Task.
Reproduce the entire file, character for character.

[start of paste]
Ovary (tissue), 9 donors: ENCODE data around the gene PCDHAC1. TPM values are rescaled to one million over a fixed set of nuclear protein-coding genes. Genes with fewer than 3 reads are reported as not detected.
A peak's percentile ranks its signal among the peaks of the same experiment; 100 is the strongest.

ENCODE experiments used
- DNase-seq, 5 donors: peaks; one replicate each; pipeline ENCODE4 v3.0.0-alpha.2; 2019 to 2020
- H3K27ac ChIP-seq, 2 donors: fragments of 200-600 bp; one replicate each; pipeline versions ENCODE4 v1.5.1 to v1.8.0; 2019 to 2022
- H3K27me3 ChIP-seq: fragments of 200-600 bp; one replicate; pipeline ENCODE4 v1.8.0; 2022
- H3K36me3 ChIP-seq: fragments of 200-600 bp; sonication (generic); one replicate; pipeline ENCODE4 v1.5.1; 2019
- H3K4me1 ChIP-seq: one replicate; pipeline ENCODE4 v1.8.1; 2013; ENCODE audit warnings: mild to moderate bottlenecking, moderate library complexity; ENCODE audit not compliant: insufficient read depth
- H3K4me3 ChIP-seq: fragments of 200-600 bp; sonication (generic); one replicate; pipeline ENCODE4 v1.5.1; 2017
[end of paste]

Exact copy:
Ovary (tissue), 9 donors: ENCODE data around the gene PCDHAC1. TPM values are rescaled to one million over a fixed set of nuclear protein-coding genes. Genes with fewer than 3 reads are reported as not detected.
A peak's percentile ranks its signal among the peaks of the same experiment; 100 is the strongest.

ENCODE experiments used
- DNase-seq, 5 donors: peaks; one replicate each; pipeline ENCODE4 v3.0.0-alpha.2; 2019 to 2020
- H3K27ac ChIP-seq, 2 donors: fragments of 200-600 bp; one replicate each; pipeline versions ENCODE4 v1.5.1 to v1.8.0; 2019 to 2022
- H3K27me3 ChIP-seq: fragments of 200-600 bp; one replicate; pipeline ENCODE4 v1.8.0; 2022
- H3K36me3 ChIP-seq: fragments of 200-600 bp; sonication (generic); one replicate; pipeline ENCODE4 v1.5.1; 2019
- H3K4me1 ChIP-seq: one replicate; pipeline ENCODE4 v1.8.1; 2013; ENCODE audit warnings: mild to moderate bottlenecking, moderate library complexity; ENCODE audit not compliant: insufficient read depth
- H3K4me3 ChIP-seq: fragments of 200-600 bp; sonication (generic); one replicate; pipeline ENCODE4 v1.5.1; 2017